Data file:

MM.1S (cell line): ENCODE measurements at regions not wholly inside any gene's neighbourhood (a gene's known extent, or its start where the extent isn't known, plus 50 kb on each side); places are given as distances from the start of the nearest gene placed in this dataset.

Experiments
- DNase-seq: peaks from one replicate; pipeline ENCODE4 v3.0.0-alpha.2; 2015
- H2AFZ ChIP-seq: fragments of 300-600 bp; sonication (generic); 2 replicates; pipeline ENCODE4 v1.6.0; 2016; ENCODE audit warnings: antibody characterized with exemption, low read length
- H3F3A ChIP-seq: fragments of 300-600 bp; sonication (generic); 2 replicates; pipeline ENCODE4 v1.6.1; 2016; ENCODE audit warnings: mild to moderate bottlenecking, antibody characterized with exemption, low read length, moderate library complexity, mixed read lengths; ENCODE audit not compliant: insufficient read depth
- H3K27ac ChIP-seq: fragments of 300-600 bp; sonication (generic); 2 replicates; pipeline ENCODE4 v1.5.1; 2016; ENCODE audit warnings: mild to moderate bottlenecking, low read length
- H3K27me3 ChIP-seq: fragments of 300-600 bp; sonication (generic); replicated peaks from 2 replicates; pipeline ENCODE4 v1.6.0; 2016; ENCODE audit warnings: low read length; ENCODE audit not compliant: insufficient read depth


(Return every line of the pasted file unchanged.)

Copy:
MM.1S (cell line): ENCODE measurements at regions not wholly inside any gene's neighbourhood (a gene's known extent, or its start where the extent isn't known, plus 50 kb on each side); places are given as distances from the start of the nearest gene placed in this dataset.

Experiments
- DNase-seq: peaks from one replicate; pipeline ENCODE4 v3.0.0-alpha.2; 2015
- H2AFZ ChIP-seq: fragments of 300-600 bp; sonication (generic); 2 replicates; pipeline ENCODE4 v1.6.0; 2016; ENCODE audit warnings: antibody characterized with exemption, low read length
- H3F3A ChIP-seq: fragments of 300-600 bp; sonication (generic); 2 replicates; pipeline ENCODE4 v1.6.1; 2016; ENCODE audit warnings: mild to moderate bottlenecking, antibody characterized with exemption, low read length, moderate library complexity, mixed read lengths; ENCODE audit not compliant: insufficient read depth
- H3K27ac ChIP-seq: fragments of 300-600 bp; sonication (generic); 2 replicates; pipeline ENCODE4 v1.5.1; 2016; ENCODE audit warnings: mild to moderate bottlenecking, low read length
- H3K27me3 ChIP-seq: fragments of 300-600 bp; sonication (generic); replicated peaks from 2 replicates; pipeline ENCODE4 v1.6.0; 2016; ENCODE audit warnings: low read length; ENCODE audit not compliant: insufficient read depth